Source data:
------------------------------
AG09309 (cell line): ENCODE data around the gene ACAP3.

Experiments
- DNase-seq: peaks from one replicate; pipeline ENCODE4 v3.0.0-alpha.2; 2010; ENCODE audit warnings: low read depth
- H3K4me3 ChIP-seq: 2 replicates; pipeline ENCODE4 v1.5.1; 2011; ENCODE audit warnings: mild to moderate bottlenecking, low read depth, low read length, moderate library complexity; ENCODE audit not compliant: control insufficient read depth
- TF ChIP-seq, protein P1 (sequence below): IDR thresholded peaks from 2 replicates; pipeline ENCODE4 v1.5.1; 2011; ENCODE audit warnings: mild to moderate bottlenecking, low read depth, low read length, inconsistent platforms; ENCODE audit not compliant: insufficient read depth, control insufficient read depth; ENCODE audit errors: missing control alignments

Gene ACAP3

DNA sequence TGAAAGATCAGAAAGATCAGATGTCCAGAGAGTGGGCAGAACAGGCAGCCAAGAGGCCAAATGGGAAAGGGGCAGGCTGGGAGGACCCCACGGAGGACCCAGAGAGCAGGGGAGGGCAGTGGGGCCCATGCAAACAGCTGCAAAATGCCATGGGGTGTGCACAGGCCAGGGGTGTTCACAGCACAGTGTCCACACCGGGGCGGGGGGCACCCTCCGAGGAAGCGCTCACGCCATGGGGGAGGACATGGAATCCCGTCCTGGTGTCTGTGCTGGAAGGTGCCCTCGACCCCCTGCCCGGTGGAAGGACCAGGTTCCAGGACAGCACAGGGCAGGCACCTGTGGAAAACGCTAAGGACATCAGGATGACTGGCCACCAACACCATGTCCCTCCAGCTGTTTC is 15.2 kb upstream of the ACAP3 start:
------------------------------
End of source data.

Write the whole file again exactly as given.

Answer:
AG09309 (cell line): ENCODE data around the gene ACAP3.

Experiments
- DNase-seq: peaks from one replicate; pipeline ENCODE4 v3.0.0-alpha.2; 2010; ENCODE audit warnings: low read depth
- H3K4me3 ChIP-seq: 2 replicates; pipeline ENCODE4 v1.5.1; 2011; ENCODE audit warnings: mild to moderate bottlenecking, low read depth, low read length, moderate library complexity; ENCODE audit not compliant: control insufficient read depth
- TF ChIP-seq, protein P1 (sequence below): IDR thresholded peaks from 2 replicates; pipeline ENCODE4 v1.5.1; 2011; ENCODE audit warnings: mild to moderate bottlenecking, low read depth, low read length, inconsistent platforms; ENCODE audit not compliant: insufficient read depth, control insufficient read depth; ENCODE audit errors: missing control alignments

Gene ACAP3

DNA sequence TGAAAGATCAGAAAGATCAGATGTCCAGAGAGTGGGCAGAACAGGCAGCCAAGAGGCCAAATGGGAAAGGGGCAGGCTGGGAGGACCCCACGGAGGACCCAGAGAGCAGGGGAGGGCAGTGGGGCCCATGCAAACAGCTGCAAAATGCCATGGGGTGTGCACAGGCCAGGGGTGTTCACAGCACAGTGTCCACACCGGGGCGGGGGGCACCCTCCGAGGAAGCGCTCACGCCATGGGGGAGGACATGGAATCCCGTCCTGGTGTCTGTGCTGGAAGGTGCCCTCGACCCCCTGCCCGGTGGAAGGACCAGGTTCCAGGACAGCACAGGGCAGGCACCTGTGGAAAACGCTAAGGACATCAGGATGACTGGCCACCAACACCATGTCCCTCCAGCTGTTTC is 15.2 kb upstream of the ACAP3 start: